Joe Citizen – I can’t speak for Subotai Bahadur but my understanding is that response rates have been going down for decades. They were worrying about it in the mid-80s when I got a summer job in Manhattan for a small polling company. I believe Pew let the cat out of the bag that they’re getting ~9% response rates. The contact rate is collapsing and so is the cooperate rate which combine to spell big trouble for polling accuracy and the 9% figure. Put aside your partisanship, there has been a long-term erosion of cooperation as more and more people have caller ID and don’t bother to pick up or refuse to be polled. There’s a good chance that this is more of a conservative phenomenon than a liberal one which makes it distortive of the poll results, giving them a leftward tilt. How much of a tilt is going to be unclear until the votes are counted. You don’t need to posit a conspiracy amongst the media. You just have to agree that conservatives don’t trust the media and have hit on the tactic of raising a giant digitus impudicus to them by strategic non-participation. The professional statisticians can correct for this to a certain extent but below a certain response rate (nobody knows what it is), the correction mechanisms cease to be reliable.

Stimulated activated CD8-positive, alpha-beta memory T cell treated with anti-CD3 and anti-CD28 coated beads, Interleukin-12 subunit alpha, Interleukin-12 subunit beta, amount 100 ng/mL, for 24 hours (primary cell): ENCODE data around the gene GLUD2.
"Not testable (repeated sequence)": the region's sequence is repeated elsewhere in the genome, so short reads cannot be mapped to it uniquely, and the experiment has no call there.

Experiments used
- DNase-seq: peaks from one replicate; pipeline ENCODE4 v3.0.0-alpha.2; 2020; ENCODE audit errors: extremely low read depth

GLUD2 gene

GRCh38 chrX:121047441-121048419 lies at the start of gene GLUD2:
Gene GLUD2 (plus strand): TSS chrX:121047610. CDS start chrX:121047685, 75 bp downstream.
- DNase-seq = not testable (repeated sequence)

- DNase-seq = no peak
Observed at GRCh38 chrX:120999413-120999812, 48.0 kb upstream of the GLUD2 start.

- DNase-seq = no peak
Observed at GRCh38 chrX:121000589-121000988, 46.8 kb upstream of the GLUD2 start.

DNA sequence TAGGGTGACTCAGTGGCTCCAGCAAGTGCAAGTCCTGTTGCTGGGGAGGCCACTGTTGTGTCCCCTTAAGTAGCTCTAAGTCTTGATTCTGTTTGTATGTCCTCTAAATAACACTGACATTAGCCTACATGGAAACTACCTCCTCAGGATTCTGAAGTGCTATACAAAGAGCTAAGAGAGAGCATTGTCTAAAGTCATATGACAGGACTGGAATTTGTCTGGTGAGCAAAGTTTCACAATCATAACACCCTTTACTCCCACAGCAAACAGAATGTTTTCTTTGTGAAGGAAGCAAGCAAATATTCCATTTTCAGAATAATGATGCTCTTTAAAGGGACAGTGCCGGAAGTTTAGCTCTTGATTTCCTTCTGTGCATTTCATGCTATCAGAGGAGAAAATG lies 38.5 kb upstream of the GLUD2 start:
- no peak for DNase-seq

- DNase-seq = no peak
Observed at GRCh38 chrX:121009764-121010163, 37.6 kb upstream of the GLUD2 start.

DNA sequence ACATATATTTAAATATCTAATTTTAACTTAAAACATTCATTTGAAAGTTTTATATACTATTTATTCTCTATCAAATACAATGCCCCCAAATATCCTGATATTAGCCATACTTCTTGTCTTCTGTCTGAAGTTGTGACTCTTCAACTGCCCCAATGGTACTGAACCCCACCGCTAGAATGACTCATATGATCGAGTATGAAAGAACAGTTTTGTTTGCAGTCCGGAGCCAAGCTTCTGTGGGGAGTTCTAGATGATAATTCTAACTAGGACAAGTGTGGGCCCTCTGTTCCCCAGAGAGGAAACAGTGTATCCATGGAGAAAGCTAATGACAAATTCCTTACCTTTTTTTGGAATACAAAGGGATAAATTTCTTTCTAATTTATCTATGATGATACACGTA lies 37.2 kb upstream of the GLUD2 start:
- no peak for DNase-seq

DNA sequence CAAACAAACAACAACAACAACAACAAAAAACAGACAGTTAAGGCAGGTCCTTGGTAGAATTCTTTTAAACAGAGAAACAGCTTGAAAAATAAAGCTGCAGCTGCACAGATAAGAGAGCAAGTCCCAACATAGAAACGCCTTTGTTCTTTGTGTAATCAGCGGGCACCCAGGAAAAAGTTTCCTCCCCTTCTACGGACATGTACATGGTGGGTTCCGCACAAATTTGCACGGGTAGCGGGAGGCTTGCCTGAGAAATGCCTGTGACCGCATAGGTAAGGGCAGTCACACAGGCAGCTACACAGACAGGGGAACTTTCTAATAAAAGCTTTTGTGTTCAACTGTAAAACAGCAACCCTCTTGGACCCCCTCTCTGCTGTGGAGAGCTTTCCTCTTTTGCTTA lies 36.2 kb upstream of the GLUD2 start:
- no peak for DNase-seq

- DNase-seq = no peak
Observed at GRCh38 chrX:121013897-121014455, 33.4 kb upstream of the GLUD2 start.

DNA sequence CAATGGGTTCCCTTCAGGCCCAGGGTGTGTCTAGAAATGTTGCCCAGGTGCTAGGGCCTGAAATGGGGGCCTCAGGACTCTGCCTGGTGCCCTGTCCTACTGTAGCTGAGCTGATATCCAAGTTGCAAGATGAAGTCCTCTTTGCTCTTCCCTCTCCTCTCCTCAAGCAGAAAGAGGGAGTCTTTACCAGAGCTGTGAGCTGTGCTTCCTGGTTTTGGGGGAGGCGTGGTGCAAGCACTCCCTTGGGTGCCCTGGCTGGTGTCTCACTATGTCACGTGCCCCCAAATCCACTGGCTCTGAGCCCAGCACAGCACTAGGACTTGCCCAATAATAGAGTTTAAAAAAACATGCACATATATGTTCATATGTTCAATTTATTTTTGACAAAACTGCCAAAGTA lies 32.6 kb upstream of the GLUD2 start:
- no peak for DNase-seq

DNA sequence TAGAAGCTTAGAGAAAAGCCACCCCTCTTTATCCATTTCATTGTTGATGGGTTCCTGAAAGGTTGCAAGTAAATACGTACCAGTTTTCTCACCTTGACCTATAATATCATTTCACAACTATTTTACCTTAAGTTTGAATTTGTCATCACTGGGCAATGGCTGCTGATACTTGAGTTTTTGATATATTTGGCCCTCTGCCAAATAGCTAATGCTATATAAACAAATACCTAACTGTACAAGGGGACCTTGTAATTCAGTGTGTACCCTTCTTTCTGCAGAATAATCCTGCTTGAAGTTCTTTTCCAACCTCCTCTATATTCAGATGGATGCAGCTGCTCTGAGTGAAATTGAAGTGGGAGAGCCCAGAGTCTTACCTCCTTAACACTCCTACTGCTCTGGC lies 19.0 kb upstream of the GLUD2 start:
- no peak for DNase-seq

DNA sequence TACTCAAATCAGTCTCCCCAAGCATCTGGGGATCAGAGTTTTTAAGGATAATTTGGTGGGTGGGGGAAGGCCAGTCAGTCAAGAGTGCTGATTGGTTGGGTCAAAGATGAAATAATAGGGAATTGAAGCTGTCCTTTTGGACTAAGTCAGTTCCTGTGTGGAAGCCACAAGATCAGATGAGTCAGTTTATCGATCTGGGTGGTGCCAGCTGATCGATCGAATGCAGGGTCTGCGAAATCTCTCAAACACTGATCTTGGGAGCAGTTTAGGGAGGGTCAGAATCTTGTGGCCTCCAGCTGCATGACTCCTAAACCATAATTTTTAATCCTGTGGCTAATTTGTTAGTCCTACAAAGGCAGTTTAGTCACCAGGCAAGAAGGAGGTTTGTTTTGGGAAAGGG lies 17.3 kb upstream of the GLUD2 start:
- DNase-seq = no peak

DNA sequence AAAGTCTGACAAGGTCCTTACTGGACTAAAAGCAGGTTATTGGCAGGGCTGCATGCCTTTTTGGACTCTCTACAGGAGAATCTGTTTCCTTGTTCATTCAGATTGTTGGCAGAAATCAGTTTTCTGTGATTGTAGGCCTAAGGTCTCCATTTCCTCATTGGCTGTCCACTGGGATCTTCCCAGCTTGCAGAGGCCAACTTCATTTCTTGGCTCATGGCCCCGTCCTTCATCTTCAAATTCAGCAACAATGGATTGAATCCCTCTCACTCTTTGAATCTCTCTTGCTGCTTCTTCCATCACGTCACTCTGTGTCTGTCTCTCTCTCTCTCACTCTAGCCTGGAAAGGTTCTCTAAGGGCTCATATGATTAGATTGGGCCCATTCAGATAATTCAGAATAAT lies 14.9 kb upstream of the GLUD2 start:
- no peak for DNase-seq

That being said, it’s pretty absurd to look at polls that posit a greater enthusiasm gap than in 2008 while absentee ballot number don’t match. The available data is not internally consistent across all the various data points. Something stinks and nobody is quite sure what it is.